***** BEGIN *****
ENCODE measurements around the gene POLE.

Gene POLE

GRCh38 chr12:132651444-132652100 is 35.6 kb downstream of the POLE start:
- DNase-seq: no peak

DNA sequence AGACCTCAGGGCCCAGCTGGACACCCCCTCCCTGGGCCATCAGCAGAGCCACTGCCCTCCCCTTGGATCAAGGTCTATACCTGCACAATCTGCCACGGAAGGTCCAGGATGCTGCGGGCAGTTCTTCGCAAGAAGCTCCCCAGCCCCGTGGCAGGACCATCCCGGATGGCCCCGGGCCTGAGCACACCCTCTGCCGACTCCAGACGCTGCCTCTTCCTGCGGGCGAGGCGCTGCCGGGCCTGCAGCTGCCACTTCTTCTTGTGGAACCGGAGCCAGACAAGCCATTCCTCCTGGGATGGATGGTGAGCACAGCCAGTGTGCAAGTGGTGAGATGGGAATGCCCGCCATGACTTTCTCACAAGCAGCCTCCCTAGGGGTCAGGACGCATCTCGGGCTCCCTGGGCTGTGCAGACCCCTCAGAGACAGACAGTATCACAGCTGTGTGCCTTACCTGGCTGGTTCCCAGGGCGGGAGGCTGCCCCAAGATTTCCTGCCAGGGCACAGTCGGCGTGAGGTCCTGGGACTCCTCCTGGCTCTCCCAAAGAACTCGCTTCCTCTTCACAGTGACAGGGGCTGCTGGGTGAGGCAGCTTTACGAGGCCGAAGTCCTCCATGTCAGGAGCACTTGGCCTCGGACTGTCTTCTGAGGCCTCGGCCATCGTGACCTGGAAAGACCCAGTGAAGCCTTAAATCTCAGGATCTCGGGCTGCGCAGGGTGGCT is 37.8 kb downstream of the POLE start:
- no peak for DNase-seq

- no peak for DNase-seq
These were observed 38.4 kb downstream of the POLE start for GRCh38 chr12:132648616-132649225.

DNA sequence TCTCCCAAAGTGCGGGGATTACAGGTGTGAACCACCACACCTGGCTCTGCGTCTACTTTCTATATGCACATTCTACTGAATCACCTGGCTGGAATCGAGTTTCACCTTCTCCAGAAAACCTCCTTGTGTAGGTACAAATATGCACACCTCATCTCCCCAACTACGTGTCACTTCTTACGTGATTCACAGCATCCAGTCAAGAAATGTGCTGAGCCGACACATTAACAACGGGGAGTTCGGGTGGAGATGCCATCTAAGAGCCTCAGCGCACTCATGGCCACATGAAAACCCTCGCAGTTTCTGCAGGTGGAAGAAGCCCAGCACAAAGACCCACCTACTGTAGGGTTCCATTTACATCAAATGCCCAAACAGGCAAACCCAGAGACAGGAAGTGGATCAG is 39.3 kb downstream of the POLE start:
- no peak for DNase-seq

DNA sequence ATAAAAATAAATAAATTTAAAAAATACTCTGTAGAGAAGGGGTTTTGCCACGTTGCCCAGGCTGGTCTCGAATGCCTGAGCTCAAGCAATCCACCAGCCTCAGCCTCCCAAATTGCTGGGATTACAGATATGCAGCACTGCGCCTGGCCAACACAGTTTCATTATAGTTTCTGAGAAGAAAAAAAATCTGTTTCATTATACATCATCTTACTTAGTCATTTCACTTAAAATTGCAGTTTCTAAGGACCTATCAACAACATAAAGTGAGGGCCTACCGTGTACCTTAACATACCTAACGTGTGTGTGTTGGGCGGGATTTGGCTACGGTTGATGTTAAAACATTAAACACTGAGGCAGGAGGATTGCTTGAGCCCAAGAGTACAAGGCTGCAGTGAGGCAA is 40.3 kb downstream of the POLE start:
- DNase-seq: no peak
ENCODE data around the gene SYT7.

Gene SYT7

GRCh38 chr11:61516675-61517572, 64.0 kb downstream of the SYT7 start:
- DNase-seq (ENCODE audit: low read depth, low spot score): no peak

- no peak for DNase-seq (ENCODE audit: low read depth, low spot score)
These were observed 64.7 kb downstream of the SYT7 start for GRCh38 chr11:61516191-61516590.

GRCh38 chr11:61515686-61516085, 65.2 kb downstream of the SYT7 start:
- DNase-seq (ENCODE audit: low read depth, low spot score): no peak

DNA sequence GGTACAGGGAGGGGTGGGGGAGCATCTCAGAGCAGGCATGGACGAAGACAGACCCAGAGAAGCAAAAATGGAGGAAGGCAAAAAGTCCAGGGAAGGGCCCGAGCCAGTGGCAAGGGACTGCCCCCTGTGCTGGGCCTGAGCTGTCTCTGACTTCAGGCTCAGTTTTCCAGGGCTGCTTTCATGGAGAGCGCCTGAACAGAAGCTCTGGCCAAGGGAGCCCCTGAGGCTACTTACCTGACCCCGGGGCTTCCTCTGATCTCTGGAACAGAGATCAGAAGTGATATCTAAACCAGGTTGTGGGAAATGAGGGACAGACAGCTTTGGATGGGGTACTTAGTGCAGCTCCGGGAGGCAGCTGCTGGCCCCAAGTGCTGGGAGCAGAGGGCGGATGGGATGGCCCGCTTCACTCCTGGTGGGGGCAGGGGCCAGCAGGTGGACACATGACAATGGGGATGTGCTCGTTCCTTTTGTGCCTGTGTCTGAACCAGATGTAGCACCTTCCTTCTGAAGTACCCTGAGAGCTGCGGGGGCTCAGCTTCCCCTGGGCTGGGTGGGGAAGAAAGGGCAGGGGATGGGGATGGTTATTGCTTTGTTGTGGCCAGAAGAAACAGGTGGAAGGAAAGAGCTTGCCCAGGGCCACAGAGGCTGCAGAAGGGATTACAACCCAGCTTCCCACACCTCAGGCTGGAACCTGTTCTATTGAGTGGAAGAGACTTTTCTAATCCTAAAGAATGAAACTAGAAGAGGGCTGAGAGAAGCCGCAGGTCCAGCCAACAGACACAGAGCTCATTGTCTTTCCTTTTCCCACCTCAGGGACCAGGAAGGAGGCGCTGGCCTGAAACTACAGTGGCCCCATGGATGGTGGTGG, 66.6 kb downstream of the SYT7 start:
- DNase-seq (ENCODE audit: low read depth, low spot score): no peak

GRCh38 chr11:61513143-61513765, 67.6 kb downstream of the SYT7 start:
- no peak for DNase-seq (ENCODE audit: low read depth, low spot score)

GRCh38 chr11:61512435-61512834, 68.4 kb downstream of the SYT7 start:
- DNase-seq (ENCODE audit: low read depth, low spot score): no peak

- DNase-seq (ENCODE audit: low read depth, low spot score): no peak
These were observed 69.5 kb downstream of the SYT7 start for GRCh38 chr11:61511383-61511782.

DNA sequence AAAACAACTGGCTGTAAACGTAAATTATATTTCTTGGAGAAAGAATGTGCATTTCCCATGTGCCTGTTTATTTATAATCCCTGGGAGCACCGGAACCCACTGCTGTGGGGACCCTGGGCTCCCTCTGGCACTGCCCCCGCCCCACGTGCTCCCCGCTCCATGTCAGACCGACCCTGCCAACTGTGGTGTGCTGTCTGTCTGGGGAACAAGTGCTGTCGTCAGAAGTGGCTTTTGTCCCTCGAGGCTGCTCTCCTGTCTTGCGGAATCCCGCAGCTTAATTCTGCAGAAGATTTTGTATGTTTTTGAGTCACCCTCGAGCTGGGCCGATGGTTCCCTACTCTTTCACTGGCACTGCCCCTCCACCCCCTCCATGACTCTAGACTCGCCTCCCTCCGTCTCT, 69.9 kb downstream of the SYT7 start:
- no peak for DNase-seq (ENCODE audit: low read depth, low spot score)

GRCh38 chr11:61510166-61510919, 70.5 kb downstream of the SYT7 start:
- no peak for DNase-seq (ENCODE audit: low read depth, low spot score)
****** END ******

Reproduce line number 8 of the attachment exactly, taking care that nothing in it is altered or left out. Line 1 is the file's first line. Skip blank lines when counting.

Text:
These were observed 38.4 kb downstream of the POLE start for GRCh38 chr12:132648616-132649225.